Ex-public protector’s battle for R10m payout

FORMER public protector Busisiwe Mkhwebane and her successor, Kholeka Gcaleka. are at loggerheads over millions of rand due to the EFF MP. Picture: Theo Jeptha/Independent Newspapers

FORMER public protector Busisiwe Mkhwebane and her successor, Kholeka Gcaleka. are at loggerheads over millions of rand due to the EFF MP. Picture: Theo Jeptha/Independent Newspapers

Published Apr 21, 2024


PUBLIC Protector Kholeka Gcaleka has complied with the North Gauteng High Court order forcing her to deliver the record the reasons for refusing to pay the R10 million gratuity due to her predecessor, Busisiwe Mkhwebane.

Mkhwebane’s attorney, Brandon Tshabangu, confirmed to the Sunday Independent that the office of the Public Protector had delivered the records in compliance with the court order that was obtained on Thursday when Judge Colleen Collis ordered the record and reasons for the decision be delivered the following day.

Gcaleka’s office this week claimed victory in the legal battle launched by Mkhwebane over the non-payment of the EFF MP’s R10m gratuity.

Mkhwebane has approached the North Gauteng High Court in a bid to have Gcaleka and President Cyril Ramaphosa’s refusal to pay the gratuity due and payable to her declared unconstitutional and invalid in terms of the Constitution.

The Constitution stipulates that the powers of courts in constitutional matters extend to declaring that any law or conduct is inconsistent with the supreme law in the land.

Mkhwebane also wants to be granted just and equitable remedies including, but not limited to, severance and/or an order directing Gcaleka and Ramaphosa to take the necessary steps to ensure payment of the gratuity forthwith and/or by no later than 30 days after the date of the high court’s order.

The Constitution enjoins courts decide a constitutional matter within its power. It may make any order that is just and equitable including limiting the retrospective effect of the declaration of invalidity and an order suspending the declaration of invalidity for any period and on any conditions to allow the competent authority to correct the defect.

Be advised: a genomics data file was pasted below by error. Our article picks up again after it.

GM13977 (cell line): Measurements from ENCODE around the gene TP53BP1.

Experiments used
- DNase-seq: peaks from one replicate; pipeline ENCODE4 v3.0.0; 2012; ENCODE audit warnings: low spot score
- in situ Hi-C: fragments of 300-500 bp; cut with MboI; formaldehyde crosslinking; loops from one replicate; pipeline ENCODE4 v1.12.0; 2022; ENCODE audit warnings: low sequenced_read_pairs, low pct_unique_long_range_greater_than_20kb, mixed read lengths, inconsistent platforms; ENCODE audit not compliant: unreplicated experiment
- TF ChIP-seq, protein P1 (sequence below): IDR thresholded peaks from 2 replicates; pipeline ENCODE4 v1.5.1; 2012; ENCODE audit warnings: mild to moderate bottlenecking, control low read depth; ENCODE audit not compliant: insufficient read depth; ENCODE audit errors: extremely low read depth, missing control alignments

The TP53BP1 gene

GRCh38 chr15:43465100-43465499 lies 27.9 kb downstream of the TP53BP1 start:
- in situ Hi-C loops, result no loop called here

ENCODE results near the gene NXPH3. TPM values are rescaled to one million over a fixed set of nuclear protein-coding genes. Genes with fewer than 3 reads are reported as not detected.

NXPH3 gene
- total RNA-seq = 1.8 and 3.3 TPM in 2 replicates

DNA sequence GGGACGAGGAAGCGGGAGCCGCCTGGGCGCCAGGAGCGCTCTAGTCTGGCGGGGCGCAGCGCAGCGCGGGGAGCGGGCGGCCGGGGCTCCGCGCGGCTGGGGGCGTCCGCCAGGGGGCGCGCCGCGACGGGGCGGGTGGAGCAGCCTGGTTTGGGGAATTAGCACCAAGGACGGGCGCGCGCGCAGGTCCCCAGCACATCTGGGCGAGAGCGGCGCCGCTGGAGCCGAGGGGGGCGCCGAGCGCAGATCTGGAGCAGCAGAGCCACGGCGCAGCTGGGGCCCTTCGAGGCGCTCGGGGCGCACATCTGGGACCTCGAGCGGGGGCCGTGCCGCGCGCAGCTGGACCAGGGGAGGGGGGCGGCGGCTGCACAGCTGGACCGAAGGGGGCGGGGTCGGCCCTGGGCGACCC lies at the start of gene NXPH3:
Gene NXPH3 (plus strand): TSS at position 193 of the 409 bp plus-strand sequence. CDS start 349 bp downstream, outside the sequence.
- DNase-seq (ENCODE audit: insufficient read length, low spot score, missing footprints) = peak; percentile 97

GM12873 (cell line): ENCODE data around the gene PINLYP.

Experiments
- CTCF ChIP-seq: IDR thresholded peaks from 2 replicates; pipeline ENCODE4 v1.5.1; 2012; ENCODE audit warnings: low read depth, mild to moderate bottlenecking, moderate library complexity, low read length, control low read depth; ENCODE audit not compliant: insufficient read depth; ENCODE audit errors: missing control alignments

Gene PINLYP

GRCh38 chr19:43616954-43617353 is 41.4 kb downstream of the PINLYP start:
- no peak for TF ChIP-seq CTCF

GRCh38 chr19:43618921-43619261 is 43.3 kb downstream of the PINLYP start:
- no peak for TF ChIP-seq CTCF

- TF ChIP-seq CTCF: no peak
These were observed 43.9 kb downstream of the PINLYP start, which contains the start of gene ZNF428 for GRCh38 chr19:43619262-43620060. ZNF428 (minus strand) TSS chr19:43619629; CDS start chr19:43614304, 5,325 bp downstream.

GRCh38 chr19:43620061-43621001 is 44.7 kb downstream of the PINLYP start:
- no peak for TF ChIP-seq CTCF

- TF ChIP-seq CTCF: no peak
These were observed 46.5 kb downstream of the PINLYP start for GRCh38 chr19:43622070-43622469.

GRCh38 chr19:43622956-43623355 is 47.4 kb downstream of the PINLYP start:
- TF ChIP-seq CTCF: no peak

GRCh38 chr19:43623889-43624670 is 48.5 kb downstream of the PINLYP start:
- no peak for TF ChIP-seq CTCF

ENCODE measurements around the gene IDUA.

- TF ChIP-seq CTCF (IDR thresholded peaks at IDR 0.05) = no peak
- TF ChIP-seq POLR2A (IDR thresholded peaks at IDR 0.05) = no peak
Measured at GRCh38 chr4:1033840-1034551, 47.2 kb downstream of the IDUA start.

As an alternative, Mkhwebane wants clause three of the public protector service conditions to be declared illegal, null and void and/or unenforceable for being contra bonos mores (against good morals).

In addition, Mkhwebane wants the public protector and the president to be found in breach of the Basic Conditions of Employment Act and order specific performance and/or mandamus directing payment of the gratuity within 30 days.

A mandamus is a court order that compels a public authority or corporation to perform a public or statutory duty.

She is also asking the court to review and set aside Gcaleka’s decision made or communicated in February 2020 on the grounds of the Promotion of Administrative Justice Act and/or illegality.

According to Mkhwebane, Gcaleka and Ramaphosa seemingly and mistakenly believe that there are no enabling legal provisions empowering the payment of the gratuity, which the impeached ex-public protector states stems from the failure to properly interpret the relevant constitutional and other provisions.

She said as an MP she earns a substantially reduced remuneration compared to her previous position.

”I can hardly make ends meet considering the drastic reduction in my monthly income of the preceding seven years,” Mkhwebane explained.

She added that earlier this year she was notified by Gcaleka and Ramaphosa’s lawyers that a decision had been taken not to pay out her gratuity because she did not vacate her office out of her own volition but following the adoption of the motion to remove her.

Gcaleka’s acting spokesperson Ndili Msoki said Judge Collis’s decision to remove Mkhwebane’s matter from the urgent court roll and directing parties to approach Deputy Judge President Aubrey Ledwaba for the case management of the application so that it can be heard as a special motion.

”This is what the Public Protector SA proposed to the court, and it is notable that the court, in fact, granted same. The Public Protector SA will not entertain any unfounded accusations. The merits of the main application are still the subject of ongoing litigation,” he said.